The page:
A scene from Africa’s legendary past plays out everyday on the continent’s Atlantic coast, in a place called Gabon. Here, thousands of sea turtles invade the coasts and forest elephants hide in a vast untouched rainforest where western lowland gorillas and chimpanzees live in harmony.
Approximately the size of the UK, nearly two-thirds of Gabon is rainforest – a pristine paradise for the country’s wildlife. And although Gabon’s human population is only around 2 million, it has a total of 13 national parks!
Loango National Park borders the Atlantic coast. Here, herds of elephants roam vast, secluded beaches; the waterline is busy with stomping hippos, and, if you’re lucky, you can spot manatees frolicking in the lagoons. Most of these animals have one thing in common: they are critically endangered. But here in Gabon they have found a haven.
Far from the lagoons, mangroves and beaches of Loango National Park, an ancient untouched rainforest flourishes. Rare species like the African forest buffalo and red river hog, with its striking orange-brown fur, roam the forest at night. Two different species of ape – Western lowland gorillas and chimpanzees share the forest. Intrigued by this relationship, Scientists at the Max-Planck-Institute in Leipzig are studying the apes in some of the most inaccessible jungle regions.
The true rulers of Gabon’s forests are the forest elephants. Nearly half of the world’s forest elephants live here, in this forgotten paradise between the Atlantic and the Republic of Congo. Despite the constant threat of poaching and human encroachment the grey giants thrive. Why? They are smaller than their relatives on Africa’s savannahs – able to effortlessly steal through the dense forest to evade danger.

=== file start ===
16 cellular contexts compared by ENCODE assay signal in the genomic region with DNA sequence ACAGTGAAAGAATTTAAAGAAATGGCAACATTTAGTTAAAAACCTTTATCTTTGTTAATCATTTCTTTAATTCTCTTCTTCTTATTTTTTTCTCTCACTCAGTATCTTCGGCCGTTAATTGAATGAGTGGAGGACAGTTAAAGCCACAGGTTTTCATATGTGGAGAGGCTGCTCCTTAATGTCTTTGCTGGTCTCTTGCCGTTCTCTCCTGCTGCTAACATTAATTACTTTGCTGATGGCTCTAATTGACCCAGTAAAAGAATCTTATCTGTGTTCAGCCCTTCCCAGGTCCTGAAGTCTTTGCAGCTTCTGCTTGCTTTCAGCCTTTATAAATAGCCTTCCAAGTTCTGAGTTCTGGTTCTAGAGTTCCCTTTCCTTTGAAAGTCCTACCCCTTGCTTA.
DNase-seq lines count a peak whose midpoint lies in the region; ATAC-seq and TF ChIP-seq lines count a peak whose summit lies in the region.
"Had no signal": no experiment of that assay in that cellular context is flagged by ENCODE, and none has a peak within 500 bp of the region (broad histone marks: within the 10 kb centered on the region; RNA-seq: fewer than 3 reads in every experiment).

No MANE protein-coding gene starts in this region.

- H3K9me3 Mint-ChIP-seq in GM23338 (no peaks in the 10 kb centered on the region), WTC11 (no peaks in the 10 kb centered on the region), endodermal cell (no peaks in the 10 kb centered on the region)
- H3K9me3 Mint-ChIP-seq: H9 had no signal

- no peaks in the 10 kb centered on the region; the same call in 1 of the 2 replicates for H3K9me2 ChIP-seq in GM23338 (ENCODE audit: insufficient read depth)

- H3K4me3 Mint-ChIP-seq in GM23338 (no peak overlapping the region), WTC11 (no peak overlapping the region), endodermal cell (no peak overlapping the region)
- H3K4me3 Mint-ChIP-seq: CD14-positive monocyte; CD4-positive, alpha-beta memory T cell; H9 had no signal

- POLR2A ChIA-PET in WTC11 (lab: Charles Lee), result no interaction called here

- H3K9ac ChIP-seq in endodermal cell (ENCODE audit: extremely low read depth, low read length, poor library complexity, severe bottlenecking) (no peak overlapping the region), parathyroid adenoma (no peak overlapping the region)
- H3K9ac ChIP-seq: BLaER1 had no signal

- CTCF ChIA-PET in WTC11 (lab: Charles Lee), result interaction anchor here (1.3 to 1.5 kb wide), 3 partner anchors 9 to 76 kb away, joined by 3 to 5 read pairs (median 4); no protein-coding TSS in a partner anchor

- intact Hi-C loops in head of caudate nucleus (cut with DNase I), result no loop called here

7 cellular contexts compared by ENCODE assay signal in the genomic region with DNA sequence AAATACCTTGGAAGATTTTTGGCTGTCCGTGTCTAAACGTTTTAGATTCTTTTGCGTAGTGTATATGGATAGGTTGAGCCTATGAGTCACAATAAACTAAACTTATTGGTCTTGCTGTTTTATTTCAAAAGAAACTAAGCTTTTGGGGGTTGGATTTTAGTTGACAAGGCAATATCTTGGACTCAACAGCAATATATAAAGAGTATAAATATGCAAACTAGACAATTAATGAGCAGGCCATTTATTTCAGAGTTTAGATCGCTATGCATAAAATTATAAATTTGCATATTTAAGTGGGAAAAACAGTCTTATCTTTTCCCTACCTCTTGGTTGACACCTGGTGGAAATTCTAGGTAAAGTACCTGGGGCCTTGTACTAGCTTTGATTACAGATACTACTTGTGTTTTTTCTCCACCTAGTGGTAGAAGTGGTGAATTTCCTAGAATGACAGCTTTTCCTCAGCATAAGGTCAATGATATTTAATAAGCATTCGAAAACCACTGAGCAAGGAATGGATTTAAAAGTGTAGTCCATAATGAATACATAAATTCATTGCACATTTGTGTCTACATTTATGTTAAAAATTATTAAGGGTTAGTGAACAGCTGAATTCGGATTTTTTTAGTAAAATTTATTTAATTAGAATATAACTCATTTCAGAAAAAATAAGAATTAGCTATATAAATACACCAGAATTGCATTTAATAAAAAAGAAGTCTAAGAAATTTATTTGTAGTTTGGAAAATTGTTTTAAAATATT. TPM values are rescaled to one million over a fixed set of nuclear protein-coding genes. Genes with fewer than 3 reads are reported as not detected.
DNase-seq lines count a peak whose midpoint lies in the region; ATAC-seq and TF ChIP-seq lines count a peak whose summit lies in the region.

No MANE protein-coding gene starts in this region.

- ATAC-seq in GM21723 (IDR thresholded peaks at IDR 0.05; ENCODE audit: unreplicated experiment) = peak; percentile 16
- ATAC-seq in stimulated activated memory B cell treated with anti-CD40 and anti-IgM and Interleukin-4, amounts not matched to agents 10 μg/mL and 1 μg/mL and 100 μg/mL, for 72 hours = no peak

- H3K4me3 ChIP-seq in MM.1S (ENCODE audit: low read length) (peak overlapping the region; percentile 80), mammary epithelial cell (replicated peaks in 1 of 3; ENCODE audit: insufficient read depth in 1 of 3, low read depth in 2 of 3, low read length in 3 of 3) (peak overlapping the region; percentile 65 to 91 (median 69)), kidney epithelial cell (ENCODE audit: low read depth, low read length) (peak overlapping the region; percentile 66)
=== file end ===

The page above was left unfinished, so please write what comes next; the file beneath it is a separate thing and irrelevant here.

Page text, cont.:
But this ability also makes them difficult for scientists to study. It takes a long trek into the country’s remote southeast to get close enough to catch a glimpse of these beautiful creatures. Here, far from human roads and settlements, the forest elephants gather to drink, to feed and to savor vital salts trapped in the soil.
Some animals cannot hide away. On Gabon’s beaches, thousands of loggerhead and olive ridley sea turtles emerge from the ocean each year to lay their eggs in the hot sand. There’s always an audience of predators, waiting for the hatchlings to start their sprint from nest to water. Those sea turtles that manage to survive may one day swim with the giants of the sea – the humpback whales. During mating season, thousands of these majestic creatures gather off the coast of Gabon!
Millions of hectares of untouched rainforest; a coastline of dreams; beautiful bays and tree-lined golden sandy beaches – this is Gabon, a forgotten paradise, where wildlife still rules.